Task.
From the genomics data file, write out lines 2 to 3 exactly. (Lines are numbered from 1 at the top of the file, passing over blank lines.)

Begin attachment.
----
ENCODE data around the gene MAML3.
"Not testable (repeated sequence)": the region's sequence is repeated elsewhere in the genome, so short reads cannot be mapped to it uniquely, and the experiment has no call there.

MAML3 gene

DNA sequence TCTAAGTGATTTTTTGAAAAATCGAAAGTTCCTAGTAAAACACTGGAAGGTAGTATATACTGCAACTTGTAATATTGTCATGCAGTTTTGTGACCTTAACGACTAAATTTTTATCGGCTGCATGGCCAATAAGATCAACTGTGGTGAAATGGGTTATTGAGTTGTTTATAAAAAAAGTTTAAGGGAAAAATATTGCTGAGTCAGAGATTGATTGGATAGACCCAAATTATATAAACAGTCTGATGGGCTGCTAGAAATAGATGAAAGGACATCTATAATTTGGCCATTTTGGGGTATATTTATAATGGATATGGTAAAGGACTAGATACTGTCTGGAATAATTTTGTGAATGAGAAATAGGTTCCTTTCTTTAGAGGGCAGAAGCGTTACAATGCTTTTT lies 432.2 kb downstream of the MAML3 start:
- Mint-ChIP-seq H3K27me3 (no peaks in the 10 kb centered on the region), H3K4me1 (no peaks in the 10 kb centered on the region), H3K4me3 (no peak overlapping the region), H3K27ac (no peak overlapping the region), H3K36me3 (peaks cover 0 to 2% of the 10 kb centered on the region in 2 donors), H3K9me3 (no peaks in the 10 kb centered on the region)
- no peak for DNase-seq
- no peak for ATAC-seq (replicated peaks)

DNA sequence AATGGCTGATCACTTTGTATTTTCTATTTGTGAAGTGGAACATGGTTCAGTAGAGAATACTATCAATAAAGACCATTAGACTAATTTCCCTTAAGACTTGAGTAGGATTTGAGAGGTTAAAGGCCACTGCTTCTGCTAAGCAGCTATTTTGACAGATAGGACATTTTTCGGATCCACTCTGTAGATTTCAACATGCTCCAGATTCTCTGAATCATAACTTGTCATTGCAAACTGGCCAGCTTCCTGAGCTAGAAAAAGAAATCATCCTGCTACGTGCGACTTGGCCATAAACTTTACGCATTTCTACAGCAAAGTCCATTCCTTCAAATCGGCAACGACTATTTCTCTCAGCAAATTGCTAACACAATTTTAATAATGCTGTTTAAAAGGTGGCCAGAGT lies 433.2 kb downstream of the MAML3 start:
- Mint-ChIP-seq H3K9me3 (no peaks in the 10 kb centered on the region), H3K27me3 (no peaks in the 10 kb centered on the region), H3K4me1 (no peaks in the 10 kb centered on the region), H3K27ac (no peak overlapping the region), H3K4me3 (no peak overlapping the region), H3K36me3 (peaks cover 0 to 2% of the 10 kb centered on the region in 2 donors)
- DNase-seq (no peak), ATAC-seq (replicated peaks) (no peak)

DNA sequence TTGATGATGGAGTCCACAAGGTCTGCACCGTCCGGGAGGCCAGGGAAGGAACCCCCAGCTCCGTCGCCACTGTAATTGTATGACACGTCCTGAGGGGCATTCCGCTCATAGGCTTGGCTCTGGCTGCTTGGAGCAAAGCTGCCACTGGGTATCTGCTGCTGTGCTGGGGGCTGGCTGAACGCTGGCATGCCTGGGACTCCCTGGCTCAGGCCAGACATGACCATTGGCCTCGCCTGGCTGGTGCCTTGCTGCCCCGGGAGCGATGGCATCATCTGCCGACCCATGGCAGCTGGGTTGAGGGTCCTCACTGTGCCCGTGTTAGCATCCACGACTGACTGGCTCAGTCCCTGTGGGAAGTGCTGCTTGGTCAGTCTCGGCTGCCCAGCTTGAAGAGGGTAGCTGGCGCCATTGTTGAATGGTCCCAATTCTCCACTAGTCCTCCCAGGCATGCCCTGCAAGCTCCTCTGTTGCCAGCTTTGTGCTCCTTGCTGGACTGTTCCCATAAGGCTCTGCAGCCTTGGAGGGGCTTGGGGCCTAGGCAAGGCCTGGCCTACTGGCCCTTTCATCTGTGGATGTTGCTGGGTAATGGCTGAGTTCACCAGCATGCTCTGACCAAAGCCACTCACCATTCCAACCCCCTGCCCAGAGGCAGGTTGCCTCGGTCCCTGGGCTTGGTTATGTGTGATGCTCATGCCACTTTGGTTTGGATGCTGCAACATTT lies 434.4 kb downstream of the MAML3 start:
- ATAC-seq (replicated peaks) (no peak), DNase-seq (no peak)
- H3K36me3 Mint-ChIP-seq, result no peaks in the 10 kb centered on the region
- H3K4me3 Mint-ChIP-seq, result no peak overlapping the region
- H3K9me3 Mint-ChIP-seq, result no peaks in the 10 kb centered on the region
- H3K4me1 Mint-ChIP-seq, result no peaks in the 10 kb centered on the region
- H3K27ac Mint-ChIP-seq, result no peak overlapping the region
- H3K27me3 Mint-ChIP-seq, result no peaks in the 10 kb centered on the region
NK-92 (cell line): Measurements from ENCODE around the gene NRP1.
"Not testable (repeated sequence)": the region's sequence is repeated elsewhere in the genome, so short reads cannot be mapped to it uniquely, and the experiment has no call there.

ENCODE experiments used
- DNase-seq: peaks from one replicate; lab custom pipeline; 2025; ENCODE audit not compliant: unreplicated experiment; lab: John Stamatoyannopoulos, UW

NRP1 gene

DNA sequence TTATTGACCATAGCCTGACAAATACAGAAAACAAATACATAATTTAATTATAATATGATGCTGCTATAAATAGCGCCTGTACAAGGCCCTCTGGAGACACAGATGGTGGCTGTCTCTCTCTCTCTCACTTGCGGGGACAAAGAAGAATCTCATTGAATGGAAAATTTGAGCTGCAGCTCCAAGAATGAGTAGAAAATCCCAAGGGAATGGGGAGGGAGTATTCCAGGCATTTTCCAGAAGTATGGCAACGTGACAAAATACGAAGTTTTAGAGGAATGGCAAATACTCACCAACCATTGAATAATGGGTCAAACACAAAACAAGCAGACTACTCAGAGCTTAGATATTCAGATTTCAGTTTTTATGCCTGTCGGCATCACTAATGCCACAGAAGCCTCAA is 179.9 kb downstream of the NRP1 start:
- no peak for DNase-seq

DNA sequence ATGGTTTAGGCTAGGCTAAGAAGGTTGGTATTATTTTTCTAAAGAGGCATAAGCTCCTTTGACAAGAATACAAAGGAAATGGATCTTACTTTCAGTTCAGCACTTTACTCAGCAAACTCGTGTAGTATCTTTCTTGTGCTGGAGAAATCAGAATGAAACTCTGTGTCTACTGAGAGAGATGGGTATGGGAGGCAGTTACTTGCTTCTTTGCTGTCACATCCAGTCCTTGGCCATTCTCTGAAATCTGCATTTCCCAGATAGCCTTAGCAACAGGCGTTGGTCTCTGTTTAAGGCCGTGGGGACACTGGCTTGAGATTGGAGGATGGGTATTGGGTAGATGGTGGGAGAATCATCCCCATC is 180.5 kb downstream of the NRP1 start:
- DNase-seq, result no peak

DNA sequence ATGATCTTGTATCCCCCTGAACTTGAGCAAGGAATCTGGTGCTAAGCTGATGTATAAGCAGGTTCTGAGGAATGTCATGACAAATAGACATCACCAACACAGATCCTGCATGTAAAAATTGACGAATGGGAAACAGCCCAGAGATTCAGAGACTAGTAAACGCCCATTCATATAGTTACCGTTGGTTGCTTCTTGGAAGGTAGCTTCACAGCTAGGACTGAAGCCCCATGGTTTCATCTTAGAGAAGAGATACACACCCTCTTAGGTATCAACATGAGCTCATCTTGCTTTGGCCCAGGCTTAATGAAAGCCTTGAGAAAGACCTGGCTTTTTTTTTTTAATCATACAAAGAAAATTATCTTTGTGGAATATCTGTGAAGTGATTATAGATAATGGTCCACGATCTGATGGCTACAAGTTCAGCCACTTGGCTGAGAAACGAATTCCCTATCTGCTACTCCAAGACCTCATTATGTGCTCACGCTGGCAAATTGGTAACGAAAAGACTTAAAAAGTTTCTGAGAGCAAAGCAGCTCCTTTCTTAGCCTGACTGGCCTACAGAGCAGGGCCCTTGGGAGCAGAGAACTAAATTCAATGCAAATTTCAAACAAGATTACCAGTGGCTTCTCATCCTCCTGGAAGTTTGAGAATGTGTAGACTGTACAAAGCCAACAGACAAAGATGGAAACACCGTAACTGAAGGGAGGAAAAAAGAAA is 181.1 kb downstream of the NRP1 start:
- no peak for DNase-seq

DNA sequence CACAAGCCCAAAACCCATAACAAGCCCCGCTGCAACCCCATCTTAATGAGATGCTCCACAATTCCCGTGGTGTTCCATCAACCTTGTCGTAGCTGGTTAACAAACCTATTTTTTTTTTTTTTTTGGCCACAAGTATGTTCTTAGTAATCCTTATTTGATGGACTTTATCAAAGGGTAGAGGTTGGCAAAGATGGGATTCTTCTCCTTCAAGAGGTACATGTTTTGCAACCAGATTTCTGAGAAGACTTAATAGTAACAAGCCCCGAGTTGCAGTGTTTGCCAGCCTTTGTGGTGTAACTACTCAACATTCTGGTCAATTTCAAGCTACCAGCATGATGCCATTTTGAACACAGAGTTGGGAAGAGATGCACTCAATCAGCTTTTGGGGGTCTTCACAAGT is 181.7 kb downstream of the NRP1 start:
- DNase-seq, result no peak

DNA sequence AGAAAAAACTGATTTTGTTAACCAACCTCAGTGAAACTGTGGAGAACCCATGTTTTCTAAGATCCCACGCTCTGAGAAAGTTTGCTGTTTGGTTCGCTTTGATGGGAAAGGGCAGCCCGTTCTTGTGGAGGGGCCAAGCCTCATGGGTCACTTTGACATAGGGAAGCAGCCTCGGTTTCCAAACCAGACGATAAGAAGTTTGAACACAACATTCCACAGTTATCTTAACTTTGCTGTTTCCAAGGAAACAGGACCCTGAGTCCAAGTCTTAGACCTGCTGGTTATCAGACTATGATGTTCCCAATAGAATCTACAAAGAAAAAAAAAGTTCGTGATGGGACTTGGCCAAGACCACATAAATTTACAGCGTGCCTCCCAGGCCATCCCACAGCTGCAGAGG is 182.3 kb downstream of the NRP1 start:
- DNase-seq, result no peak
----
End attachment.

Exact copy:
"Not testable (repeated sequence)": the region's sequence is repeated elsewhere in the genome, so short reads cannot be mapped to it uniquely, and the experiment has no call there.

MAML3 gene